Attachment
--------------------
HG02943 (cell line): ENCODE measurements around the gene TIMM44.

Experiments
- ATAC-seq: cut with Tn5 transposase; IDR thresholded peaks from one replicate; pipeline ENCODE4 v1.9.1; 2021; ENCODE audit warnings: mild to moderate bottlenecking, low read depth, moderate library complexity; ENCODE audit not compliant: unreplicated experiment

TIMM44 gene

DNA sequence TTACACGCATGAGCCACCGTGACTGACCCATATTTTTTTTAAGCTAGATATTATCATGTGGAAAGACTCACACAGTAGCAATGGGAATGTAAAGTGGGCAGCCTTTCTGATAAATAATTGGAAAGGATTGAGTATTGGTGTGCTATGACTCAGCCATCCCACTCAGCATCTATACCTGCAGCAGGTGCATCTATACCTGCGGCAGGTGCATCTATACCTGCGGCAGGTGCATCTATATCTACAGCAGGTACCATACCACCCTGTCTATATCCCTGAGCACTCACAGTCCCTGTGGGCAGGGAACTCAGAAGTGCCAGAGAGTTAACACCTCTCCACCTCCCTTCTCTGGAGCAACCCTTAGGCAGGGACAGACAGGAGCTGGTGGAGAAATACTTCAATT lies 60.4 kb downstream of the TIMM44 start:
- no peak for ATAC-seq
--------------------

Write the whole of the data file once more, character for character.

HG02943 (cell line): ENCODE measurements around the gene TIMM44.

Experiments
- ATAC-seq: cut with Tn5 transposase; IDR thresholded peaks from one replicate; pipeline ENCODE4 v1.9.1; 2021; ENCODE audit warnings: mild to moderate bottlenecking, low read depth, moderate library complexity; ENCODE audit not compliant: unreplicated experiment

TIMM44 gene

DNA sequence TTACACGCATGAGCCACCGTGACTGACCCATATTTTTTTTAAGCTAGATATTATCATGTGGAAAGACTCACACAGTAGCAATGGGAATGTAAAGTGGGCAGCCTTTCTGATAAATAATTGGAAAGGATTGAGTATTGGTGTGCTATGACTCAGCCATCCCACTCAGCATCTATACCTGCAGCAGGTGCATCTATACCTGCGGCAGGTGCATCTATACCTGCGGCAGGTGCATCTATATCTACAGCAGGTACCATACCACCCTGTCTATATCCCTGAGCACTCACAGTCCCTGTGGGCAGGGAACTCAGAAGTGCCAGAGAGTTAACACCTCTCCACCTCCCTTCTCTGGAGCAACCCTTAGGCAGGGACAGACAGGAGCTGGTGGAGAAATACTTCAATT lies 60.4 kb downstream of the TIMM44 start:
- no peak for ATAC-seq